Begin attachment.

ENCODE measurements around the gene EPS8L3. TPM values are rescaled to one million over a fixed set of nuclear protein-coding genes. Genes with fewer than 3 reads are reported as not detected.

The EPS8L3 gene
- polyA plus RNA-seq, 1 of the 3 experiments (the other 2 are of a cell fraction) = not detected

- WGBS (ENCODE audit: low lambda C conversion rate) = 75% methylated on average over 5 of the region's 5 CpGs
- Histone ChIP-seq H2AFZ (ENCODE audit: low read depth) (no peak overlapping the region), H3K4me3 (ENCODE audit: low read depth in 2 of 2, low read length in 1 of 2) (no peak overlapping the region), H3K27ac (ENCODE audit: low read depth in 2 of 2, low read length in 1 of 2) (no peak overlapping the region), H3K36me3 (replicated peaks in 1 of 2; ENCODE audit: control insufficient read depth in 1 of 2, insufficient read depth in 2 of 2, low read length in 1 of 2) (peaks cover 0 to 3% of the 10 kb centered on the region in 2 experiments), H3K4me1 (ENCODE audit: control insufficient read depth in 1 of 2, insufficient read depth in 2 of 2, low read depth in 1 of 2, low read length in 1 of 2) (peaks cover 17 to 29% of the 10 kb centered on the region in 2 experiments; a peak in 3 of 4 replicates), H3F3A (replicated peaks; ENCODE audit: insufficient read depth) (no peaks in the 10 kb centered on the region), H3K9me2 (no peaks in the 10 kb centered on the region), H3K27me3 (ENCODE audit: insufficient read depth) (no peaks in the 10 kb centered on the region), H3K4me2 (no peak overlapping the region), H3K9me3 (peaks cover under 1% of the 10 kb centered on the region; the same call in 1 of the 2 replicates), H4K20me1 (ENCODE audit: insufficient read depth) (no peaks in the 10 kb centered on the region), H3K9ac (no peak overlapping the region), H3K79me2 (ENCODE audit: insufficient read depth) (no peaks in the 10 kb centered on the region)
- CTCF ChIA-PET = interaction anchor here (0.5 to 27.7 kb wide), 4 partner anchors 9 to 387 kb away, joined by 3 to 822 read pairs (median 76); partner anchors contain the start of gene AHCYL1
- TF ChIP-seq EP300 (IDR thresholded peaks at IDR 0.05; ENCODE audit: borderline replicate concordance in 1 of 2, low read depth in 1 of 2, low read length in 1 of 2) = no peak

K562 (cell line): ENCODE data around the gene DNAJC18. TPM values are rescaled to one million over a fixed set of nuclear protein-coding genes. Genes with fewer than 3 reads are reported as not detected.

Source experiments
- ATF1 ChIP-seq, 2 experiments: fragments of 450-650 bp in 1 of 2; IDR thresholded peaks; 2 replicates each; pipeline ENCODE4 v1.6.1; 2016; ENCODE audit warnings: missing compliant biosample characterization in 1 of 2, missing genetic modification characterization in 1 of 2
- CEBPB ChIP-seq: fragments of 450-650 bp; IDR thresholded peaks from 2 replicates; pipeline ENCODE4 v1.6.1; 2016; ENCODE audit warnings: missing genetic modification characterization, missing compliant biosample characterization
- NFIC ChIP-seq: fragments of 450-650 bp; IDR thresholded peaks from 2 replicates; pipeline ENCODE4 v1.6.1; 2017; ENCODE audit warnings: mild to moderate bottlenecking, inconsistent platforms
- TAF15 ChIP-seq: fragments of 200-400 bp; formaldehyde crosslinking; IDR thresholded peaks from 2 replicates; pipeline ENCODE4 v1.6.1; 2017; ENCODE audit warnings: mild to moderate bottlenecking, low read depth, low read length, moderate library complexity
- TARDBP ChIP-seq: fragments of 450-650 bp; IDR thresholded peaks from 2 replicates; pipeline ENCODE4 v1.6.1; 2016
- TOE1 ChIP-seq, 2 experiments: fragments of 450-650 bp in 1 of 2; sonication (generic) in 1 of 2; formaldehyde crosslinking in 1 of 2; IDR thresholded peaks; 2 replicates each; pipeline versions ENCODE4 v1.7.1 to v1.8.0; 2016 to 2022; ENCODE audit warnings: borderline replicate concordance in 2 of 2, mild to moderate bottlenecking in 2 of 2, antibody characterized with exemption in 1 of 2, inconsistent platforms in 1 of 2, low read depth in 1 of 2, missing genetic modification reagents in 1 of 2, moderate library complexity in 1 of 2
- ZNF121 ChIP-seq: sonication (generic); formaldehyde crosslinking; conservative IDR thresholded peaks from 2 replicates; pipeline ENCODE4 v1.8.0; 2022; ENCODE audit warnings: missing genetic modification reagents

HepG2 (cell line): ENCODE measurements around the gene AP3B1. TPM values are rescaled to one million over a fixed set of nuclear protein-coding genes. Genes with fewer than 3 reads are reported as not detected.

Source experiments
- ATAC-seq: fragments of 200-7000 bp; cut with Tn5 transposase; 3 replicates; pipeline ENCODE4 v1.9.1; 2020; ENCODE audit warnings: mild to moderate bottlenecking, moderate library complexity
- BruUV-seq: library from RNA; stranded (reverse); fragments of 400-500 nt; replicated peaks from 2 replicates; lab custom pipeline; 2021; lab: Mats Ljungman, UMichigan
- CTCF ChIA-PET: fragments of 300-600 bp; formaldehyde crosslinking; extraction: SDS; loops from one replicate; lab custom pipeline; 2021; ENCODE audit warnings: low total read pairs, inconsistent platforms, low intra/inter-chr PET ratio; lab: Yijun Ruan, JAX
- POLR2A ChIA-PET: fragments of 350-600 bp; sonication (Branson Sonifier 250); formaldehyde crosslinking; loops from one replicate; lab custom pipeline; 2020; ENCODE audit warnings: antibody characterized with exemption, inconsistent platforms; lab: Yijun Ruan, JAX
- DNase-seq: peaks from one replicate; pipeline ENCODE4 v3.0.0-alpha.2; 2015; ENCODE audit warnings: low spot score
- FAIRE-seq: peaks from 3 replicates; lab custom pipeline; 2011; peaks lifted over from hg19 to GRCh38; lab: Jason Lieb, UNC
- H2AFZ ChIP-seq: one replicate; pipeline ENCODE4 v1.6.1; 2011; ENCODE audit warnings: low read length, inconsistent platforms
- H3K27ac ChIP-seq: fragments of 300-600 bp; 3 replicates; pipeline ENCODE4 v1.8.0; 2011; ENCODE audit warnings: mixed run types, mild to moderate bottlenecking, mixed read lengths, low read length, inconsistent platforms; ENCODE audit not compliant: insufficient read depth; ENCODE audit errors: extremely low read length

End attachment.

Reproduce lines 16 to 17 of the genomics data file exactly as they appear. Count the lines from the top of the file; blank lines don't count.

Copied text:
- ZNF121 ChIP-seq: sonication (generic); formaldehyde crosslinking; conservative IDR thresholded peaks from 2 replicates; pipeline ENCODE4 v1.8.0; 2022; ENCODE audit warnings: missing genetic modification reagents

HepG2 (cell line): ENCODE measurements around the gene AP3B1. TPM values are rescaled to one million over a fixed set of nuclear protein-coding genes. Genes with fewer than 3 reads are reported as not detected.